A short weekend exploring the northern part of NY state, along the Finger Lakes. Hiking through quiet, frozen gorges and iced-over lakes.

I planned this trip almost half a year ago in the middle of the summer. My biggest concern wasn't whether it would be difficult going alone, or whether it would be too cold for hiking. I was actually worried about whether it would be cold enough to see the area freeze over. I knew what the state parks around the Finger Lakes region of NY could look like in the winter, and I wanted to see that in person.


After settling in for the night in Ithaca, I woke up early to make it over to my first stop, Watkins Glen State Park. The park is known for the narrow, 400ft gorge carved by glaciers and a stream running through the center, creating several waterfalls.

As I parked my car, I noticed the main trail was closed for the winter. I figured the other three open trails would be decent. Unfortunately, there wasn't much to enjoy there. I asked myself whether I wanted to risk the consequences of jumping over the small gate blocking off access to the Gorge Trail.

Curiosity and the realization that I didn't come this far to turn back now led me to the other side. I could easily see why the trail would be closed. The entire pathway was covered in inches of ice. Some parts of the trail had massive boulders stacked up to my waist blocking the entire pathway. These were blocks of ice that rolled down the edges of the gorge and I now needed to climb over. If not for the crampons underneath my boots, I wouldn't have made it more than a few feet on the ice.

There were parts of the path that were covered in thin ice, and my weight would break through and plunge my feet into cold water. I was thankful for having properly waterproofed boots, so I didn't have to worry too much. It was kind of fun smashing through the ice, making fresh footprints where no one else had been through for a while.

After a short trek, I made it to the highlight of the park: Rainbow Falls. The path led me through a short cave, which was halfway encased in a wall of ice. I needed to squirm my way through the small opening without slipping down the iced-over stairs. After taking a few photographs, I rushed back to the main trail, keeping an eye out for park rangers. I may have been going a bit too fast because I rolled my ankle climbing over a set of icy boulders. I was relieved my boots were tall enough to protect me from something worse.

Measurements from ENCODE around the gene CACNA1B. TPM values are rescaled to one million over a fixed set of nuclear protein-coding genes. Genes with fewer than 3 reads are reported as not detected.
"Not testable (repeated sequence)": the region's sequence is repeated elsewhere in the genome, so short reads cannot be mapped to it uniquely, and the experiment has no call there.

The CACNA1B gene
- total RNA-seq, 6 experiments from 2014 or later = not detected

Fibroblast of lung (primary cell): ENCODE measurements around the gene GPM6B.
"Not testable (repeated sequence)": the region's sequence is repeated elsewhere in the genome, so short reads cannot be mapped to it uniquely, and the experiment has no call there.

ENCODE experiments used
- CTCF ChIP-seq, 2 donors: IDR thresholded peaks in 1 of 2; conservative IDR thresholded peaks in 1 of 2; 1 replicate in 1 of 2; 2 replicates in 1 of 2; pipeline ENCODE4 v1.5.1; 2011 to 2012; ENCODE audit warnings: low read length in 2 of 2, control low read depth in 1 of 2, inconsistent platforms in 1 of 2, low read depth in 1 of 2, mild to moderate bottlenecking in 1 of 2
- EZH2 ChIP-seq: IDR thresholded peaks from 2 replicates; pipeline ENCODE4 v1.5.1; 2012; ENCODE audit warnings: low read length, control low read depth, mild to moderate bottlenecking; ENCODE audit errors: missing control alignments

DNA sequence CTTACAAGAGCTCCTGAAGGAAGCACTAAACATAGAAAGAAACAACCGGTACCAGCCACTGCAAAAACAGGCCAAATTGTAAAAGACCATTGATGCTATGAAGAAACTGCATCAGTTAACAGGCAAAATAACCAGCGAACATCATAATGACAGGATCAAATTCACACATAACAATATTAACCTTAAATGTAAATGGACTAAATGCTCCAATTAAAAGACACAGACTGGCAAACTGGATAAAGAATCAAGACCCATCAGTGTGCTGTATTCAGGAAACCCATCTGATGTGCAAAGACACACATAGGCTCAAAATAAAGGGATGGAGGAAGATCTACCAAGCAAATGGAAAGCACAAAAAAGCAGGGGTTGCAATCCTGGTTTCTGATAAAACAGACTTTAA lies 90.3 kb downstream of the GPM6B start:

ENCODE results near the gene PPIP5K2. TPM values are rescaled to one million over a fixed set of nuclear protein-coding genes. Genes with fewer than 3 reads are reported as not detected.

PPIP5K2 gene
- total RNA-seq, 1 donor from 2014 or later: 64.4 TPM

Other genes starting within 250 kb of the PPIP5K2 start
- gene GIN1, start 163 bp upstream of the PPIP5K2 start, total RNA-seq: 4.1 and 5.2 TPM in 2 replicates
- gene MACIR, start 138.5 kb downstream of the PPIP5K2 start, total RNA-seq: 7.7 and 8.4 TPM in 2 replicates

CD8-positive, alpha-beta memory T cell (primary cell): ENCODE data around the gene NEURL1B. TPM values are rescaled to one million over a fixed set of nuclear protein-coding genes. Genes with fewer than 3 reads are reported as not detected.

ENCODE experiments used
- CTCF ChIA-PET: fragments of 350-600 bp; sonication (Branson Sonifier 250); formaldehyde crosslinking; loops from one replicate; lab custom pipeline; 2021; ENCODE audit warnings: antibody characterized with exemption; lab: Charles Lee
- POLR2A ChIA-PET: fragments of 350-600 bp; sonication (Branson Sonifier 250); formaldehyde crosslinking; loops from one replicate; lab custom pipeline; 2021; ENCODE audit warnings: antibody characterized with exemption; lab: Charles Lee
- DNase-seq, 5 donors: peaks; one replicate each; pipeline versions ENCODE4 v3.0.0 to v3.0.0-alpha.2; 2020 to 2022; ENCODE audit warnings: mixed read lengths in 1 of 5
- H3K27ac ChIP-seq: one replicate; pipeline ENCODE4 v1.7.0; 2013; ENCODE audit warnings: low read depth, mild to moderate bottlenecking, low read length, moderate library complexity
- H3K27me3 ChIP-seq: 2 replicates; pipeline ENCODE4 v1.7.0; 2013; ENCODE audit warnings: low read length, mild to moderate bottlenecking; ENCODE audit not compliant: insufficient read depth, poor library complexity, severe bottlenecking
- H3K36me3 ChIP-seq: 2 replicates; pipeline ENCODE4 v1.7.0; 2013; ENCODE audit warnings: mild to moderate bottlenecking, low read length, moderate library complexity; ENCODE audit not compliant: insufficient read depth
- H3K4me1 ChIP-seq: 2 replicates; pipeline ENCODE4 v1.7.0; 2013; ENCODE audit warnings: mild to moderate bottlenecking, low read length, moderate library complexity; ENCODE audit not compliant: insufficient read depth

There were a few hours of daylight left, so I headed towards Taughannock Falls. There were more people on the trail here. The main trail leading to the waterfall was open to visitors, so I wouldn't need to break any rules here.

The path leading up to the waterfall was also iced over, and I seemed to be the only person who had the foresight to bring crampons. While everyone else was sliding and taking careful steps over the ice, I could run at full speed if I wanted to without a worry.

When I got to the base of the waterfall, there was a thick fog of freezing cold mist. I layered up a bit more. My camera was not only wet, it was also freezing over on all sides. While most people spent only a few minutes at the base, I ended up being there for over an hour. My raincoat eventually was covered in a sheath of thin ice that cracked whenever I moved. 

I sat by the waterfall on a boulder that was encased in inches of ice until sunset, and finally acknowledged that I may finally be getting a bit cold.


I woke up early on my last day to see Ithaca Falls, which happened to be only two blocks away from my Airbnb. 

Just like at Taughannock, I could get close enough to feel the frozen mist and was mildly concerned about keeping my camera out for too long. My tripod had a solid layer of ice one every surface, and it got stuck several times when I tried to adjust the height.


On the drive back to the city, I took a longer route through the Catskills and stopped by Onteora Lake. It had been on my to-do to visit during the winter to experience what it would be like to walk on a frozen lake. 

Most of the people on the lake were teenagers on dates, shuffling around and falling down on the ice. I played with a dog that was having a blast sliding around while its owner ice skated. There were definitely some concerning cracks on the surface, especially toward the center of the lake and near the holes where people had been ice fishing. It started to get dark, and I made my way back to the car, and eventually back home. 

I'm glad I got to see some beautiful places that exist in my home state. You don't have to go very far or take days off work to see something amazing.

If you want to know more about my trip, just send me a message. Thanks for reading!